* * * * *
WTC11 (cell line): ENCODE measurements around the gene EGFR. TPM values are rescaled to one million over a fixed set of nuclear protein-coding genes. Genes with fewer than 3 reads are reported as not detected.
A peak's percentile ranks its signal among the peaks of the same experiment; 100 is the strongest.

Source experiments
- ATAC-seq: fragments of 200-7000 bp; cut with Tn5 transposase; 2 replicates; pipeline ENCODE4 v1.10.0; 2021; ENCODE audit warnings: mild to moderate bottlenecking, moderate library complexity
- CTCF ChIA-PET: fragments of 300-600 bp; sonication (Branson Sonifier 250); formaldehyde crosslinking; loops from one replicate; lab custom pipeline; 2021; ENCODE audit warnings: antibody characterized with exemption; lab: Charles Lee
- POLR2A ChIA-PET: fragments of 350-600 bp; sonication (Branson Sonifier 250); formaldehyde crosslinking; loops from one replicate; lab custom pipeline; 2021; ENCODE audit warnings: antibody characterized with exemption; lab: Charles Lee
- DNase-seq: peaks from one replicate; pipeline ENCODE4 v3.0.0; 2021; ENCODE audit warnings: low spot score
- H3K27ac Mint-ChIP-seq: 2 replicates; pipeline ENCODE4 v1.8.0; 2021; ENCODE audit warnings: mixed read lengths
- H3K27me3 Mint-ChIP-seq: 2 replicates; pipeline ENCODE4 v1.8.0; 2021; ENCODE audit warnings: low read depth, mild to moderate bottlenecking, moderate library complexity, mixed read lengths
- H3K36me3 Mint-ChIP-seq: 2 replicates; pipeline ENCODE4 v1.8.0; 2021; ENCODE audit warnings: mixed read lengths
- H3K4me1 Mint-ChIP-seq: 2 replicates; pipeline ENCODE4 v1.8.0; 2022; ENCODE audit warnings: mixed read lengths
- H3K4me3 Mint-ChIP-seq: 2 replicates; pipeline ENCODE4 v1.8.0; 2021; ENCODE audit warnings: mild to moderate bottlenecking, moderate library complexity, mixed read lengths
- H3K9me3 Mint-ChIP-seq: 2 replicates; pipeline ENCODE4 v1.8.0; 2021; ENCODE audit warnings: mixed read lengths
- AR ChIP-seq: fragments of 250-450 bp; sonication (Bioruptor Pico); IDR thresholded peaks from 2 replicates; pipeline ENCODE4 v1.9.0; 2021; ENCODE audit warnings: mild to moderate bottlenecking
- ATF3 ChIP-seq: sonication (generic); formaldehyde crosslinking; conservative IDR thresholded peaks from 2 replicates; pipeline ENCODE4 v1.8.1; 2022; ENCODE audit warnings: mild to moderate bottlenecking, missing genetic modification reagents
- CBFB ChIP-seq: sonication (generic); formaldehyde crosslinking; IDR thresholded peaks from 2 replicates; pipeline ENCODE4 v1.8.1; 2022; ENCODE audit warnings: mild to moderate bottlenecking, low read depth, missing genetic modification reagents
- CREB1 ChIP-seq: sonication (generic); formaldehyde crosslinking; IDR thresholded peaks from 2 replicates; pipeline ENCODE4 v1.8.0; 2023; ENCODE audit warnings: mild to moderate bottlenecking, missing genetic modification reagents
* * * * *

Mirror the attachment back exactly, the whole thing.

WTC11 (cell line): ENCODE measurements around the gene EGFR. TPM values are rescaled to one million over a fixed set of nuclear protein-coding genes. Genes with fewer than 3 reads are reported as not detected.
A peak's percentile ranks its signal among the peaks of the same experiment; 100 is the strongest.

Source experiments
- ATAC-seq: fragments of 200-7000 bp; cut with Tn5 transposase; 2 replicates; pipeline ENCODE4 v1.10.0; 2021; ENCODE audit warnings: mild to moderate bottlenecking, moderate library complexity
- CTCF ChIA-PET: fragments of 300-600 bp; sonication (Branson Sonifier 250); formaldehyde crosslinking; loops from one replicate; lab custom pipeline; 2021; ENCODE audit warnings: antibody characterized with exemption; lab: Charles Lee
- POLR2A ChIA-PET: fragments of 350-600 bp; sonication (Branson Sonifier 250); formaldehyde crosslinking; loops from one replicate; lab custom pipeline; 2021; ENCODE audit warnings: antibody characterized with exemption; lab: Charles Lee
- DNase-seq: peaks from one replicate; pipeline ENCODE4 v3.0.0; 2021; ENCODE audit warnings: low spot score
- H3K27ac Mint-ChIP-seq: 2 replicates; pipeline ENCODE4 v1.8.0; 2021; ENCODE audit warnings: mixed read lengths
- H3K27me3 Mint-ChIP-seq: 2 replicates; pipeline ENCODE4 v1.8.0; 2021; ENCODE audit warnings: low read depth, mild to moderate bottlenecking, moderate library complexity, mixed read lengths
- H3K36me3 Mint-ChIP-seq: 2 replicates; pipeline ENCODE4 v1.8.0; 2021; ENCODE audit warnings: mixed read lengths
- H3K4me1 Mint-ChIP-seq: 2 replicates; pipeline ENCODE4 v1.8.0; 2022; ENCODE audit warnings: mixed read lengths
- H3K4me3 Mint-ChIP-seq: 2 replicates; pipeline ENCODE4 v1.8.0; 2021; ENCODE audit warnings: mild to moderate bottlenecking, moderate library complexity, mixed read lengths
- H3K9me3 Mint-ChIP-seq: 2 replicates; pipeline ENCODE4 v1.8.0; 2021; ENCODE audit warnings: mixed read lengths
- AR ChIP-seq: fragments of 250-450 bp; sonication (Bioruptor Pico); IDR thresholded peaks from 2 replicates; pipeline ENCODE4 v1.9.0; 2021; ENCODE audit warnings: mild to moderate bottlenecking
- ATF3 ChIP-seq: sonication (generic); formaldehyde crosslinking; conservative IDR thresholded peaks from 2 replicates; pipeline ENCODE4 v1.8.1; 2022; ENCODE audit warnings: mild to moderate bottlenecking, missing genetic modification reagents
- CBFB ChIP-seq: sonication (generic); formaldehyde crosslinking; IDR thresholded peaks from 2 replicates; pipeline ENCODE4 v1.8.1; 2022; ENCODE audit warnings: mild to moderate bottlenecking, low read depth, missing genetic modification reagents
- CREB1 ChIP-seq: sonication (generic); formaldehyde crosslinking; IDR thresholded peaks from 2 replicates; pipeline ENCODE4 v1.8.0; 2023; ENCODE audit warnings: mild to moderate bottlenecking, missing genetic modification reagents